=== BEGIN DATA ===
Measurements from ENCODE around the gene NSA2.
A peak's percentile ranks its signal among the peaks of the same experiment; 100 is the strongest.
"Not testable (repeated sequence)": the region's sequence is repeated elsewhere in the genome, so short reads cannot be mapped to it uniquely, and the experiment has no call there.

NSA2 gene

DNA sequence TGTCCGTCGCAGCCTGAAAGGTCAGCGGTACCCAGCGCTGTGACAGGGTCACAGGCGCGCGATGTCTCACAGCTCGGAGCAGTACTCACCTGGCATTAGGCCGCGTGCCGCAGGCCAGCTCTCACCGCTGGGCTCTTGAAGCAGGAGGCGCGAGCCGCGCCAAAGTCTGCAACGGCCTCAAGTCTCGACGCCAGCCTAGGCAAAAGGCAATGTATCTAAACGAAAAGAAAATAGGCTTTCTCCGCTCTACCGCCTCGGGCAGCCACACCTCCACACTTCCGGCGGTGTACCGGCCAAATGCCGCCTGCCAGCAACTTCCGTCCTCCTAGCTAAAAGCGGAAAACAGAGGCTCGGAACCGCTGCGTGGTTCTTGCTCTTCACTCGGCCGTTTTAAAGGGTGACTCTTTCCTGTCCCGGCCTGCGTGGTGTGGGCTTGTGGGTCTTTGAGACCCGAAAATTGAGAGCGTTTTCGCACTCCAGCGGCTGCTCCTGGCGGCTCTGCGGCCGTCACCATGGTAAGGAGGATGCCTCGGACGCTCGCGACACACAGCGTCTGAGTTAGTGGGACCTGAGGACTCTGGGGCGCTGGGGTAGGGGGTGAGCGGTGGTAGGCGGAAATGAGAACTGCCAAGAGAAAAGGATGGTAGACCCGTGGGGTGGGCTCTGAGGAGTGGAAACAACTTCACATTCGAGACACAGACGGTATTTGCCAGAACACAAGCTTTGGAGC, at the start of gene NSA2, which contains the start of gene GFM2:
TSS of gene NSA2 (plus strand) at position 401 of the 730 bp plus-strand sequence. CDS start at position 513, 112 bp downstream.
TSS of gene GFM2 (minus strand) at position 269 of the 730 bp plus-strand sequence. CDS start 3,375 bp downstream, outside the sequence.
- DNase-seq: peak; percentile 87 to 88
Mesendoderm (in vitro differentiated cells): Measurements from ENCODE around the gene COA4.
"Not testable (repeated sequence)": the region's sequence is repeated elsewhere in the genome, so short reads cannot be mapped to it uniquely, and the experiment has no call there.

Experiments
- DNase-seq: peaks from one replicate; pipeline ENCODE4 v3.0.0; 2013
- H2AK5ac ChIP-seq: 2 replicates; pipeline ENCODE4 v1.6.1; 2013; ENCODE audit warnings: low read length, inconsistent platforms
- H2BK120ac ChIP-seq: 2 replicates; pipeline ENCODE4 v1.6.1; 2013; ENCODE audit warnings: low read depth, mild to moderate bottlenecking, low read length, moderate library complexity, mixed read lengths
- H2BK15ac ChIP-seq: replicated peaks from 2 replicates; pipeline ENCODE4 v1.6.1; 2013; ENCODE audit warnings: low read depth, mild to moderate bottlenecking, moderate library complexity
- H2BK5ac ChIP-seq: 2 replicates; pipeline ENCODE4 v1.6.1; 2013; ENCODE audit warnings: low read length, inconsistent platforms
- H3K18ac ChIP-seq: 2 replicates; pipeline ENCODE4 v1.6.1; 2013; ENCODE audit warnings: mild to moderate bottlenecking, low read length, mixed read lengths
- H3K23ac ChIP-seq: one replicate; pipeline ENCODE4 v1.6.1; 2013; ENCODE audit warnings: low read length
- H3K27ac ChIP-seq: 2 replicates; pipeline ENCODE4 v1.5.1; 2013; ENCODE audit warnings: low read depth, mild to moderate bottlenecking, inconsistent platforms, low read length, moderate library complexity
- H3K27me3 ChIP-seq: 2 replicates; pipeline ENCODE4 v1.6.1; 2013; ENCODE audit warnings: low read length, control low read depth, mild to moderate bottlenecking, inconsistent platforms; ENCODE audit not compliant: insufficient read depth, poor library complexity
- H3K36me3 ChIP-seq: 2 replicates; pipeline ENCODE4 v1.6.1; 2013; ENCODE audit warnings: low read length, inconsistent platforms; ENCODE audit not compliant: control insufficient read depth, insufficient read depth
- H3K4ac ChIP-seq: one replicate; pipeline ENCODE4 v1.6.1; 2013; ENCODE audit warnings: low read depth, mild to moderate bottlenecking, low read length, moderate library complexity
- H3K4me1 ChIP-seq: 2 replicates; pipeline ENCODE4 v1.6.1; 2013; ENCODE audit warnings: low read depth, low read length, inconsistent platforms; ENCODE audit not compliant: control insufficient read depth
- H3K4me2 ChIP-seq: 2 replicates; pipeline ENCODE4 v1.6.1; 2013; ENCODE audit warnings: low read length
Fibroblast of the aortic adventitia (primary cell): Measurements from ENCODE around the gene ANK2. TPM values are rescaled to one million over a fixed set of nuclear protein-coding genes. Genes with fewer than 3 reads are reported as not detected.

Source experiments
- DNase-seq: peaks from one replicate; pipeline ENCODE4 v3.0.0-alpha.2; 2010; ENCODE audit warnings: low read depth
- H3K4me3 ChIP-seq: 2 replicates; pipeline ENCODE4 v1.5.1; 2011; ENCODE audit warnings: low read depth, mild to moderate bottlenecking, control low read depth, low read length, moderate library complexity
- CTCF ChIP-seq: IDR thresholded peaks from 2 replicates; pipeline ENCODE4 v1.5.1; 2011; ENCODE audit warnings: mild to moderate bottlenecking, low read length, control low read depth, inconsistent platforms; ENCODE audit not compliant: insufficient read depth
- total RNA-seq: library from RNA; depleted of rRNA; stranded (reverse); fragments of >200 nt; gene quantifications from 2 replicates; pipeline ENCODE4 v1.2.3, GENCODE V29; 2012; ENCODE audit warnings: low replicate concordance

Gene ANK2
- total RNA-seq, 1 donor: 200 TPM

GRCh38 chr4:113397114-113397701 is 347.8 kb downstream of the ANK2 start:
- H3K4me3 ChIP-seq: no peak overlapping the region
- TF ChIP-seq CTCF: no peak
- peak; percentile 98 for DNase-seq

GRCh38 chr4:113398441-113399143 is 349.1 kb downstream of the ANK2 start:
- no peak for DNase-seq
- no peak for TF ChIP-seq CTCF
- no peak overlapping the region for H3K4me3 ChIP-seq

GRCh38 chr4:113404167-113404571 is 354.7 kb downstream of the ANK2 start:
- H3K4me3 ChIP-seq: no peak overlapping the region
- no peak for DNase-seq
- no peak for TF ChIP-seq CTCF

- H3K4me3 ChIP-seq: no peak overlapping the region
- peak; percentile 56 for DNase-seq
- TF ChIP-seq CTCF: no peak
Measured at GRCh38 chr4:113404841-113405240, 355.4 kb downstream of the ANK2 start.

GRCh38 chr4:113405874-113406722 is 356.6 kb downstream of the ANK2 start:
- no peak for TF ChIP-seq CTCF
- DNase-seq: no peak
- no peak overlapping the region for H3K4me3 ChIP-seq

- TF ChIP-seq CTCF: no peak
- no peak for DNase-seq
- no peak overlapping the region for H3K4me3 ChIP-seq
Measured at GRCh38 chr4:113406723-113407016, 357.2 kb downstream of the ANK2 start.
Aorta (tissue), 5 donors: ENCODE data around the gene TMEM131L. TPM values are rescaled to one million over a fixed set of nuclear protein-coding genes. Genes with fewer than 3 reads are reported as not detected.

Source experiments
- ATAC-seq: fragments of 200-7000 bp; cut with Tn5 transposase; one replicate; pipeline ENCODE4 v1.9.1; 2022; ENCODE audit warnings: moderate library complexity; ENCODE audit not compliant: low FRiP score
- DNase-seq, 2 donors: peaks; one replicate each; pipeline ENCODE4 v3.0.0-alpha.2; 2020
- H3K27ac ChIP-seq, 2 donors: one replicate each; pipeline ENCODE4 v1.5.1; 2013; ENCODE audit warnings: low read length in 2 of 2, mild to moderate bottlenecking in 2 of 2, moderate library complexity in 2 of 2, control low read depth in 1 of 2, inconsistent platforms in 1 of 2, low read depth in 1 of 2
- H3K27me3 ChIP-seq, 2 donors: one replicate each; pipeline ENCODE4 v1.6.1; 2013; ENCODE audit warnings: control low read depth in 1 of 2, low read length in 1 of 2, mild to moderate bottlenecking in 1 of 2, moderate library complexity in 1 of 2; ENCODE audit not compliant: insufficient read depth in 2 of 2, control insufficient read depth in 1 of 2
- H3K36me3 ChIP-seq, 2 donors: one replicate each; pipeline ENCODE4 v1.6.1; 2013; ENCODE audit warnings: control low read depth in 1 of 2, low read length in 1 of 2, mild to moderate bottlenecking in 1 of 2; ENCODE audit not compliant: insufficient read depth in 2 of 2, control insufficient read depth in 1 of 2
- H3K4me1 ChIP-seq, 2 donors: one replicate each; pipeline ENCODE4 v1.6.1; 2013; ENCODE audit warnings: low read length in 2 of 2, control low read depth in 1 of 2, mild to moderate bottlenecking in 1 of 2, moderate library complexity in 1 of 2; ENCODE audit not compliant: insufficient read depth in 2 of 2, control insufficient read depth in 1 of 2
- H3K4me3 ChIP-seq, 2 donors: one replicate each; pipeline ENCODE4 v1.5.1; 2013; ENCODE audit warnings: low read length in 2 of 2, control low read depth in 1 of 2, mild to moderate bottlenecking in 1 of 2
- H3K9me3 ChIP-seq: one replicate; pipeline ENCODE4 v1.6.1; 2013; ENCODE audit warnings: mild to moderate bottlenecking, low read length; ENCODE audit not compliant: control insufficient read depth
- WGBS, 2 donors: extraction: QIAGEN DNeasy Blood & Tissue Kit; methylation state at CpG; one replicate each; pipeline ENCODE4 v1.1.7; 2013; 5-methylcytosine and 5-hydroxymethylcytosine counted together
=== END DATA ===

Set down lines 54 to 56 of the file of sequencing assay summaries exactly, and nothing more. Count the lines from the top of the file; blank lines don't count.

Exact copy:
- no peak for DNase-seq
- no peak overlapping the region for H3K4me3 ChIP-seq
Measured at GRCh38 chr4:113406723-113407016, 357.2 kb downstream of the ANK2 start.